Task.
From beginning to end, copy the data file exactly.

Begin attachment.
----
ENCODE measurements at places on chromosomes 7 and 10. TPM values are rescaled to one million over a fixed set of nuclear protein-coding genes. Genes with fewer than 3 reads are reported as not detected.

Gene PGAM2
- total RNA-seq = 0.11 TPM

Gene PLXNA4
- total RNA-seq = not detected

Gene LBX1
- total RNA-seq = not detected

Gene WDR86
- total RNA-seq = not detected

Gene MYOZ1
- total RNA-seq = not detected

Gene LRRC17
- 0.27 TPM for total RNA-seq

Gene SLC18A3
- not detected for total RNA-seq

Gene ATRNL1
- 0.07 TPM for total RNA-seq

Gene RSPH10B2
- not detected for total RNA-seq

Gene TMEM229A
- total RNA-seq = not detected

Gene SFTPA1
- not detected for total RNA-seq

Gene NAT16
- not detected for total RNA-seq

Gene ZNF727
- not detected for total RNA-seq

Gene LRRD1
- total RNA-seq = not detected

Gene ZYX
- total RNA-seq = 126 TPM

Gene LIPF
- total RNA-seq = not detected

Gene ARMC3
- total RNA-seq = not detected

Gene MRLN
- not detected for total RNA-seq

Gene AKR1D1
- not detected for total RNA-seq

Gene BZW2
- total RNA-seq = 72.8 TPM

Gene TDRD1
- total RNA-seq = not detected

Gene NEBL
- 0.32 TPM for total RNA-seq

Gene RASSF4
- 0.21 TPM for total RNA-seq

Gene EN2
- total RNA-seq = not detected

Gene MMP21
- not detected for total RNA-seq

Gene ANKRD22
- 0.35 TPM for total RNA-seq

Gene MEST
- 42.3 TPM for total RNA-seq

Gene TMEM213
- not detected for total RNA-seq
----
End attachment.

ENCODE measurements at places on chromosomes 7 and 10. TPM values are rescaled to one million over a fixed set of nuclear protein-coding genes. Genes with fewer than 3 reads are reported as not detected.

Gene PGAM2
- total RNA-seq = 0.11 TPM

Gene PLXNA4
- total RNA-seq = not detected

Gene LBX1
- total RNA-seq = not detected

Gene WDR86
- total RNA-seq = not detected

Gene MYOZ1
- total RNA-seq = not detected

Gene LRRC17
- 0.27 TPM for total RNA-seq

Gene SLC18A3
- not detected for total RNA-seq

Gene ATRNL1
- 0.07 TPM for total RNA-seq

Gene RSPH10B2
- not detected for total RNA-seq

Gene TMEM229A
- total RNA-seq = not detected

Gene SFTPA1
- not detected for total RNA-seq

Gene NAT16
- not detected for total RNA-seq

Gene ZNF727
- not detected for total RNA-seq

Gene LRRD1
- total RNA-seq = not detected

Gene ZYX
- total RNA-seq = 126 TPM

Gene LIPF
- total RNA-seq = not detected

Gene ARMC3
- total RNA-seq = not detected

Gene MRLN
- not detected for total RNA-seq

Gene AKR1D1
- not detected for total RNA-seq

Gene BZW2
- total RNA-seq = 72.8 TPM

Gene TDRD1
- total RNA-seq = not detected

Gene NEBL
- 0.32 TPM for total RNA-seq

Gene RASSF4
- 0.21 TPM for total RNA-seq

Gene EN2
- total RNA-seq = not detected

Gene MMP21
- not detected for total RNA-seq

Gene ANKRD22
- 0.35 TPM for total RNA-seq

Gene MEST
- 42.3 TPM for total RNA-seq

Gene TMEM213
- not detected for total RNA-seq